The Yoga of Travel and … The Hero’s Journey

A sunset scene - country road in America's heartland

A private corn field near Utica Illinois bisected by a country road at sunset

The "Universal Eye Media" publishing logo - this blog shares about culture, travel, trucking and a simple lifestyle.

A blog and You Tube channel sharing about culture, travel and a simple lifestyle.

A winding road through the Jamaican sugar cane and bamboo fields.

Traveling through Jamaica we drive fast when the roads cooperate, feeling the wind, and listening to the crickets singing the song of the universe.

Black and white mage of white lines in highway blending into horizon.

Ultra smooth and new highway in Ohio early morning. Surreal feeling traveling on it almost like a sled in the sky.

Square photograph of a black & white country road

Rural Road in Virginia adjacent to a field and wildlife refuge.

Many Americans think of yoga as physical exercise, they know much of the practice involves a series of postures or “asanas” and narrowly focus on using yoga to be fit,  ignorant of the larger possibilities. The word “yoga” comes from the Sanskrit root “yuj,” which means “to join” or “to yoke.” The term was used to refer to the yoking together of horses and/or oxen but it came to mean the joining together of the body and mind for the purpose of seeking the divine (my personal interpretation and there are many).  Yoga involves breathing and meditation techniques as well as the discipline of physical postures and flows. Many schools exist with different orientations aimed at optimizing health and well being as well as guiding the student to consciously progress in the spiritual life.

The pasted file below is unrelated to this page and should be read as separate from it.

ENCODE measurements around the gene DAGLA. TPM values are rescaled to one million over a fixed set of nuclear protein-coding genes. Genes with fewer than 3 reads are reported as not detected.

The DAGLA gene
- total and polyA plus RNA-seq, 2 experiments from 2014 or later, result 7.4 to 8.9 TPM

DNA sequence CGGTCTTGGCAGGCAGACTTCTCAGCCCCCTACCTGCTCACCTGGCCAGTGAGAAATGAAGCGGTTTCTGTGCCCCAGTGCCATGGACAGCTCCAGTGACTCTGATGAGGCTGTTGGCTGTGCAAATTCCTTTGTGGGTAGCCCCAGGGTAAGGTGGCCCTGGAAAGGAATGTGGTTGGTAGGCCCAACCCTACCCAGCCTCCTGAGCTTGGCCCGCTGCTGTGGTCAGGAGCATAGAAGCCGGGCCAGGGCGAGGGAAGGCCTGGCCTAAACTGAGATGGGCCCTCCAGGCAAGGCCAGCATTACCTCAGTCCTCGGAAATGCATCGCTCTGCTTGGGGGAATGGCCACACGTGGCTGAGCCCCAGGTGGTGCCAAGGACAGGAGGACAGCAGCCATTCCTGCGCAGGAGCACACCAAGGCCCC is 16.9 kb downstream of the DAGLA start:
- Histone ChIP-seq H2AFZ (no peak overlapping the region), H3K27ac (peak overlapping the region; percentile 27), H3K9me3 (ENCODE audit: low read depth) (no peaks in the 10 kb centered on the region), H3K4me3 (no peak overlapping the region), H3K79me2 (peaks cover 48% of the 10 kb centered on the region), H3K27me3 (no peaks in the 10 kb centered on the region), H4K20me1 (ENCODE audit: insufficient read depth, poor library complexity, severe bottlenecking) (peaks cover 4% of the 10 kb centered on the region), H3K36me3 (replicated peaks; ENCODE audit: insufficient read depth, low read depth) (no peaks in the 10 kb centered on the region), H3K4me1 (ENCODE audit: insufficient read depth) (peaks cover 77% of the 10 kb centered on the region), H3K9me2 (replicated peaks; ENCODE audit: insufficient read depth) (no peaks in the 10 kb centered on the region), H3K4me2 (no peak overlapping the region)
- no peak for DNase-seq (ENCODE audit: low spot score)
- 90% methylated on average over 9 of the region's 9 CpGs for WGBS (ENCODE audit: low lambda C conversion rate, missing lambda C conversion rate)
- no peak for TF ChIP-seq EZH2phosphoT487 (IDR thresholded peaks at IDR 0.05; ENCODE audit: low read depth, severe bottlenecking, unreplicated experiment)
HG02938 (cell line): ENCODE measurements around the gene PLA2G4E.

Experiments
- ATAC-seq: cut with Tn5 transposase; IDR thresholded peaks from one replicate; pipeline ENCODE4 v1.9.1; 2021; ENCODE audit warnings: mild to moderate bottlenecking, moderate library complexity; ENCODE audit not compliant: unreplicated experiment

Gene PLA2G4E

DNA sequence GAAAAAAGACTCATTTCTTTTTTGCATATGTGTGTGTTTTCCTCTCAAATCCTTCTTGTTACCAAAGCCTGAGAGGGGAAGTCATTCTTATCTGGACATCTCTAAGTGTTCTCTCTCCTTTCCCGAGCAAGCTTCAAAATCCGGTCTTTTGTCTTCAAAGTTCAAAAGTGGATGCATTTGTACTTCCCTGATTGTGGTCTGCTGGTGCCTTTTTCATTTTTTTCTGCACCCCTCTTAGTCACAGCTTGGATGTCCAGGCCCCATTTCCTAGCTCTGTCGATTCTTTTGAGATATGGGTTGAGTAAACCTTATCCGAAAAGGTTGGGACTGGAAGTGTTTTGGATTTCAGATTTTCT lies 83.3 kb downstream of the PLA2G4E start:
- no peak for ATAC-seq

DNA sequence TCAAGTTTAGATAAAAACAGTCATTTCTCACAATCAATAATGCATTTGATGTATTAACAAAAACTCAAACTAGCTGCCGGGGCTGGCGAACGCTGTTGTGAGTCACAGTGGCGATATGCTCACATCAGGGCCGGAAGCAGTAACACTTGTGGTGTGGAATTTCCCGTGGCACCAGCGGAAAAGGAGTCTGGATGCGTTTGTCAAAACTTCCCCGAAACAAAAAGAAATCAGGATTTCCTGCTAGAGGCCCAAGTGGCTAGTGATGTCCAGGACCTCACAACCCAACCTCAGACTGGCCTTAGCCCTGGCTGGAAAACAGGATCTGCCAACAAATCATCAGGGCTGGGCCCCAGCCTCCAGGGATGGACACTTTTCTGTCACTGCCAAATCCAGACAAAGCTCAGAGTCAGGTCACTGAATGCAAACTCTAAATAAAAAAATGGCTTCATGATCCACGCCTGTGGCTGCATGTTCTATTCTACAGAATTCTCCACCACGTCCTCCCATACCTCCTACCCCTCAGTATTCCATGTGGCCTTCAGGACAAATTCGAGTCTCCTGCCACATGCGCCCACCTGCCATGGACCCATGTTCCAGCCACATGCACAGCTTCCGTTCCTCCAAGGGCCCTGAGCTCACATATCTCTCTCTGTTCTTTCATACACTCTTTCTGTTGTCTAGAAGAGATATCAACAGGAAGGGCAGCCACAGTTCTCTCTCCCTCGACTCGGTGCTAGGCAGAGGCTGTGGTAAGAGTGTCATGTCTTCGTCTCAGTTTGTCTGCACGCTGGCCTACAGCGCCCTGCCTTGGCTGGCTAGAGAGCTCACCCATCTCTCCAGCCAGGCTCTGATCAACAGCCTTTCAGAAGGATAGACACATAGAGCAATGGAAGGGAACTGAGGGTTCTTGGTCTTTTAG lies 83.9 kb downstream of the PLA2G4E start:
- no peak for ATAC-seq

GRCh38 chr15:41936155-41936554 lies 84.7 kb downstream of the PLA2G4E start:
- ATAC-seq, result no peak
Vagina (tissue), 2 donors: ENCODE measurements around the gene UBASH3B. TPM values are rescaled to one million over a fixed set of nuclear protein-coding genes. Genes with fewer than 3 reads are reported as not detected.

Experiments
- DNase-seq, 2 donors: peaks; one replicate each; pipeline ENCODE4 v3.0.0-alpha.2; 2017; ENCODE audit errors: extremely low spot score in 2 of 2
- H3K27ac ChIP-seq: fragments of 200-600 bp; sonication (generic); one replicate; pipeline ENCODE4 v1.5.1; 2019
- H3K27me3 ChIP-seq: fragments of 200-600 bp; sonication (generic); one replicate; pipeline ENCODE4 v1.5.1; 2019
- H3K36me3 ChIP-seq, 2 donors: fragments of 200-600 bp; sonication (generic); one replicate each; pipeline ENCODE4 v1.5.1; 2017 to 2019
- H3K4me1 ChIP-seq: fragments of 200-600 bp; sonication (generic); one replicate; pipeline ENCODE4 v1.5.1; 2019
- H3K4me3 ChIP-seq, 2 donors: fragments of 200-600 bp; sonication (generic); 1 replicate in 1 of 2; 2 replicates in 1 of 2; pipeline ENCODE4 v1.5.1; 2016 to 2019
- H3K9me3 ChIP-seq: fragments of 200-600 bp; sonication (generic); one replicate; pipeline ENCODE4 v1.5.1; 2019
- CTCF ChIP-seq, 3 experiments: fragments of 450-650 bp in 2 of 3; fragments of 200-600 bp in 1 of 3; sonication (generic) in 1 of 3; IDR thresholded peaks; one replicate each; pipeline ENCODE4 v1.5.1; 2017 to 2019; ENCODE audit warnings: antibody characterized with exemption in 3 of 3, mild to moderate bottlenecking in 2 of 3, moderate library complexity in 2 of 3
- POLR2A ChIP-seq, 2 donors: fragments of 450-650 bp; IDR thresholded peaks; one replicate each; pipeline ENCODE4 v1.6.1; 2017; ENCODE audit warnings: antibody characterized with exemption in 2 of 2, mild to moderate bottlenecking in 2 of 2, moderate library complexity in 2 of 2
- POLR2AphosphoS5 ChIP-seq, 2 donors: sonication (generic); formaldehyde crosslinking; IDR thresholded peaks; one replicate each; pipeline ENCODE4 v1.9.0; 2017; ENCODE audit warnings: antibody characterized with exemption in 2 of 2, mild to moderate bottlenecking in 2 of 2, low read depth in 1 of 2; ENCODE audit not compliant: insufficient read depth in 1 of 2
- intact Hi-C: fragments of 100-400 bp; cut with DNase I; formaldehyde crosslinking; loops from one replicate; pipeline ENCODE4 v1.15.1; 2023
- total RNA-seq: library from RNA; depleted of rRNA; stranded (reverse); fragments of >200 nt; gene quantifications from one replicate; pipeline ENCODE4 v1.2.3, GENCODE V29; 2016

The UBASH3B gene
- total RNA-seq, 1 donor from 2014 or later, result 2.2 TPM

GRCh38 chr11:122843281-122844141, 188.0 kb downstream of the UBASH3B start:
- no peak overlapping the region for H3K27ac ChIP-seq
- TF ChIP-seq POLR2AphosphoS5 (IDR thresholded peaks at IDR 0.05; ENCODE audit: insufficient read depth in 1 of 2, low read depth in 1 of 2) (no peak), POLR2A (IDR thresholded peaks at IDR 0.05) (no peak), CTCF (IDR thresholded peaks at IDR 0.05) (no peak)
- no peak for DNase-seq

Most of the seekers on the path to enlightenment acknowledge that this life is filled with the illusion of separation from the divine. Many spiritual disciplines aim to pierce the “veil” and bring us back “home” to our creator. We seek the literal “kingdom of heaven on earth” by embracing the great mystery and paradox that we must leave “home” or our own comfort zone to reunite with the essential self and shatter the illusions of the world. They say we forget the reality of our “true” – higher self, that we only remember in glimpses perhaps when we dream. The task of life is to remember, once again our true nature; to “know” it in our day-to-day reality. To “hear” this truth in the silent times that contain the seeds of all wisdom.

Travel necessitates leaving “home” and like Odysseus and others who Joseph Campbell said embark on “The Hero’s Journey” we must sometimes leave one world behind to find another. We may seek pleasure, adventure, gain or employment but most must strike out on their own in this life in the process of individuation, survival and/or evolution.

My “Hero’s Journey” involves a new career in commercial truck driving. In parallel my heart’s desire and gifts have led me to write an ebook for tourists to Jamaica with my partner, Fureus. Our book, Island Voices, Reggae and New Jamaican Music bridges culture and new music for the contemporary traveller.

Either in the air or on the road we who are moving from place to place are warriors and of an independent and odd tribe. I was forced to leave home in search of employment and have become a combination monk and American cowboy as a professional driver/nomad. Seeking to get to Jamaica as often as possible I am facing many challenges and having to live very simply. I experience much austerity and, often the gifts of random kindness while observing a full spectrum of humanity unknown to soccer Moms, cubicle dwellers and suburban commuters.

I practice yoga in my day to day life on the truck and maintain simple eating habits.  I am grateful for fresh food and water when I get it.  I discipline my body and especially my mind to maintain balance or otherwise be thrust into an emotional quicksand of sorts longing as I do for my home and missing the comforts of my lover, friends and animals.